• Quality and/or choice of drinks – 7/10
  • Style and Decor – 9/10
  • Character, Atmosphere and/or Local Life – 8/10
  • Amenities, Events & Community – 5/10
  • Value for Money – 4/10
  • The Pub-Going Factor –  8/10

t’Brugse Beertje, Brugge

tbrugsebeertje

t’Brugse Beertje, Kemelstraat 5, 8000 Brugge, Belgium

The alchemy of what constitutes a good pub is worthy of considerable study, and partly why this site was created.  The Little Bruges Bear is an excellent place to begin.

While there are so very many hundreds of bars and pubs across Europe missing essential ingredients, scrambling in the dark in their search to attract patrons, despite having a reliable formula almost laid out for them, this pub serves to illustrate how simple the task is.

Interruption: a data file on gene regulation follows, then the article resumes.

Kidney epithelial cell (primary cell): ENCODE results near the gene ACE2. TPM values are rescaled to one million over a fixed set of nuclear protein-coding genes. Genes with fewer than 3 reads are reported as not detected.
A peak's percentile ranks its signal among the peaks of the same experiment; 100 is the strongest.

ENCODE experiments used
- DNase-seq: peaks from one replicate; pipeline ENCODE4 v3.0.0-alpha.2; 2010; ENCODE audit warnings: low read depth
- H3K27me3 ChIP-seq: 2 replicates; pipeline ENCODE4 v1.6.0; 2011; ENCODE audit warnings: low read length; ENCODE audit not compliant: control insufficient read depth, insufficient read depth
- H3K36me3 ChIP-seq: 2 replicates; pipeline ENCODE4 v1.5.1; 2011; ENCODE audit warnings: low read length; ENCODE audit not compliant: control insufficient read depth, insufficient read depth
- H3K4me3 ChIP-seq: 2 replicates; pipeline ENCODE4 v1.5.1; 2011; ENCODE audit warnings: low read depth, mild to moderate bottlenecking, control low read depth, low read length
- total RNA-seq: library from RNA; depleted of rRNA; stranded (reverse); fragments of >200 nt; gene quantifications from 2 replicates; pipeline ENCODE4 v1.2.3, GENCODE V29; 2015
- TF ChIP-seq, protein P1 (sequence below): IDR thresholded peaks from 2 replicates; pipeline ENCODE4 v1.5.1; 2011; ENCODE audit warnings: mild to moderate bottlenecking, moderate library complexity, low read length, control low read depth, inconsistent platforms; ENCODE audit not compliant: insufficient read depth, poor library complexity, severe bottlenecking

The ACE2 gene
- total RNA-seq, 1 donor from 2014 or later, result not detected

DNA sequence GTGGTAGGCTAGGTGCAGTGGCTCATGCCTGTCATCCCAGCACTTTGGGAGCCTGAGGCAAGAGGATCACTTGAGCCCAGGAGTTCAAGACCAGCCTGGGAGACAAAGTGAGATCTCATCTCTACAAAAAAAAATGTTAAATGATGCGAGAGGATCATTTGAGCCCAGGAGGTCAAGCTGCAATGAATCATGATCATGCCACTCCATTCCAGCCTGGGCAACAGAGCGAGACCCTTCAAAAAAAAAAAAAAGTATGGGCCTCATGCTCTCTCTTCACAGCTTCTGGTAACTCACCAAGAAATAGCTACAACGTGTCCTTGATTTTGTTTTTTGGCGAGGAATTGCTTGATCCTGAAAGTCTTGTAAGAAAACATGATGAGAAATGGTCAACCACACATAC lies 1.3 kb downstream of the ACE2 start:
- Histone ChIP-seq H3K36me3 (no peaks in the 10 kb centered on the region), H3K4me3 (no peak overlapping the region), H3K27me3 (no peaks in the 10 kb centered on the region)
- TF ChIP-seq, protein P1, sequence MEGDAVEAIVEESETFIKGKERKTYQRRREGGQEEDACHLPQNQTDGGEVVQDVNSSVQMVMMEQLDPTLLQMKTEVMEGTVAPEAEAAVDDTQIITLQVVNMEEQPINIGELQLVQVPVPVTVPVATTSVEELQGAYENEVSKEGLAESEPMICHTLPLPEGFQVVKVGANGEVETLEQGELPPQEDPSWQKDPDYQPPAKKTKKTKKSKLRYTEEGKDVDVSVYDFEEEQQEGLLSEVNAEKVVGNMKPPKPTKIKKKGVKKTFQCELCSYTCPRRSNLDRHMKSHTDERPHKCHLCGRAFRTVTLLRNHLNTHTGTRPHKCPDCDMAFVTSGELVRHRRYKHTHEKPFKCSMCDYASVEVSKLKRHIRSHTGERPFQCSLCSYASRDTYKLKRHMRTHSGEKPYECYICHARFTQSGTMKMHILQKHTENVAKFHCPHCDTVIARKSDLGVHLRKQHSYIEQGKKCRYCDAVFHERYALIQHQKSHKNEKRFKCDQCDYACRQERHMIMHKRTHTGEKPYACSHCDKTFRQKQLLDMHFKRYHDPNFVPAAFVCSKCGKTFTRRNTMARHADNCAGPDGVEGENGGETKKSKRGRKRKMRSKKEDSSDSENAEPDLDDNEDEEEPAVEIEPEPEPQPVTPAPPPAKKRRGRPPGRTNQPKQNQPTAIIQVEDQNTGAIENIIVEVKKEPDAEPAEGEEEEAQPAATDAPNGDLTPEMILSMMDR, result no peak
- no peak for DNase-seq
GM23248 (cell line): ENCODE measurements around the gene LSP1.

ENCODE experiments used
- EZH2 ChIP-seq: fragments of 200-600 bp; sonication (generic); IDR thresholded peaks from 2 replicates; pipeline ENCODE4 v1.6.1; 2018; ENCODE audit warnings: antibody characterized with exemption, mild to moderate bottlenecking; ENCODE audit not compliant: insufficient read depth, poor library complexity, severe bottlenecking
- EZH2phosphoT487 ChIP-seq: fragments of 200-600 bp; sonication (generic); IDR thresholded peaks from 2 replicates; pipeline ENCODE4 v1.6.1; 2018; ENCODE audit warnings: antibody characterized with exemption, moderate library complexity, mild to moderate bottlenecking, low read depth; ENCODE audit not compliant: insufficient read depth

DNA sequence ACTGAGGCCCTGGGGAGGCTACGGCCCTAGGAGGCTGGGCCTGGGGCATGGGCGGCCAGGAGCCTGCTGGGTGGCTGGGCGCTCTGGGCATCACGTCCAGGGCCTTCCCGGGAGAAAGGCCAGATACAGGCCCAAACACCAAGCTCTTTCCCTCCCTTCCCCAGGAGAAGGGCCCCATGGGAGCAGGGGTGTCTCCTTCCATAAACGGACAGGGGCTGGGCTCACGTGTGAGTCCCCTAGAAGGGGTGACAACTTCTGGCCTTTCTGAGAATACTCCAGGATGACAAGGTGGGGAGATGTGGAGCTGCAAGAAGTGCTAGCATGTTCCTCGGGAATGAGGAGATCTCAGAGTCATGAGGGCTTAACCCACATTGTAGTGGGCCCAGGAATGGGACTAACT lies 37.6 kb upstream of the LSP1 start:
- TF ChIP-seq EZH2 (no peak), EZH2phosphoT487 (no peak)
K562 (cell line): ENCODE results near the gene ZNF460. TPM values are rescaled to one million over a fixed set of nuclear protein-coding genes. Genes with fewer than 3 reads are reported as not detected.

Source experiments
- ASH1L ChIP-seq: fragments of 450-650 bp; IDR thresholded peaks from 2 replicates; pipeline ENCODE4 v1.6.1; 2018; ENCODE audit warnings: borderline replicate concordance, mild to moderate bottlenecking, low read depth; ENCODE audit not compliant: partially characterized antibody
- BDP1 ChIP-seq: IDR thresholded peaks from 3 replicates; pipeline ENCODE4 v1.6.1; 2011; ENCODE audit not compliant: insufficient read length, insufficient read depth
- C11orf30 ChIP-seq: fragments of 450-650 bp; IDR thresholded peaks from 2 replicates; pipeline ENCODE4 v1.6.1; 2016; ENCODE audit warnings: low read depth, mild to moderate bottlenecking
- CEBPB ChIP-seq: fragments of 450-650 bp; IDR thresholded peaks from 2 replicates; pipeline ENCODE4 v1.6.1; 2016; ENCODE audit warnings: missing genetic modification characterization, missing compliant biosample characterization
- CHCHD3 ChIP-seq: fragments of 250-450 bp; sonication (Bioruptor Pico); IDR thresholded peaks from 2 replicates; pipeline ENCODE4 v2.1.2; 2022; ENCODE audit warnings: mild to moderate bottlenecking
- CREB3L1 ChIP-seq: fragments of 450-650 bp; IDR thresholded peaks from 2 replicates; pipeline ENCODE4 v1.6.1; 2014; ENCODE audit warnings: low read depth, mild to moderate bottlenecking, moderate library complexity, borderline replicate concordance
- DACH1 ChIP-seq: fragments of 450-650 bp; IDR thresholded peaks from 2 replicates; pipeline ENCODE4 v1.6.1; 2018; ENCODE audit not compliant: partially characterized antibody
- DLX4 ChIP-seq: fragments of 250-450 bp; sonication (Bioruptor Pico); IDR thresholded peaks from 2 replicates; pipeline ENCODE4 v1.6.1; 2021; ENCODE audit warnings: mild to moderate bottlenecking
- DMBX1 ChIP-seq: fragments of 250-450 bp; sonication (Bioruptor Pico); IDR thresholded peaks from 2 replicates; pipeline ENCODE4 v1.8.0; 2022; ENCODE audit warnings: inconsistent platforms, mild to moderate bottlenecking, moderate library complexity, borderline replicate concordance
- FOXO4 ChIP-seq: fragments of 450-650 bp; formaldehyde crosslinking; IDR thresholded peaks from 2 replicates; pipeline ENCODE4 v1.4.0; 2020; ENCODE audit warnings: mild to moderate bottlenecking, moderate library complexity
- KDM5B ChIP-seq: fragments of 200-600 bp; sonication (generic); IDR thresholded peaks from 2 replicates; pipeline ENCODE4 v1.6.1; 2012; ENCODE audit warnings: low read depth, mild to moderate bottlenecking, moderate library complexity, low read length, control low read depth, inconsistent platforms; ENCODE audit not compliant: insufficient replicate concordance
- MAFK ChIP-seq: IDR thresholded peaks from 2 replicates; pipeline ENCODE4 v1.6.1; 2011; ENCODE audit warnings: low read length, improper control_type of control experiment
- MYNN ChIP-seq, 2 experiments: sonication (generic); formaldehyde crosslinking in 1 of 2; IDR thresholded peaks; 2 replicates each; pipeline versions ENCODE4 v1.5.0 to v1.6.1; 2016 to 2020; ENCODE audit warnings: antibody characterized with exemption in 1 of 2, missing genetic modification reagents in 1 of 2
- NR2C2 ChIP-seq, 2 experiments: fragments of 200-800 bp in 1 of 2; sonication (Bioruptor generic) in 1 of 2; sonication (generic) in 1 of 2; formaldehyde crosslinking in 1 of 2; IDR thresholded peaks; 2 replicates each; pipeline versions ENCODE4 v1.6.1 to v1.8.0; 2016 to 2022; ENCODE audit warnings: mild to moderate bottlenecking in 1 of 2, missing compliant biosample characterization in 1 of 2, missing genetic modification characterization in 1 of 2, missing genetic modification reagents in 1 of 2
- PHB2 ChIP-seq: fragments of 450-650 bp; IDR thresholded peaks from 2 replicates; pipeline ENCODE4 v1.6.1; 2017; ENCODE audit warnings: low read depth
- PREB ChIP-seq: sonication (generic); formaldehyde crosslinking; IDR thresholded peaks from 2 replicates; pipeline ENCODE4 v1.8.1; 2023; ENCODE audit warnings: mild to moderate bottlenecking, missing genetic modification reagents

t’Brugse Beertje is a cosy communal venue with the dimensions and confines of a snug brown café/pub decorated with wood panelled walls and adorned well selected and stylish bar ephemera. There is a choice of simple wooden seating or slightly more comfortable bench seating if you’re lucky enough to swoop in and claim it. Ask to peruse their enormous menu of Belgian beer, presented in the form of an almanac that takes a good 20 minutes to look through properly and consider a selection of typical Belgian snack options (gouda, biscuits, meat platters, croque monsieur etc) to go with. Just thinking about this while writing is salivating.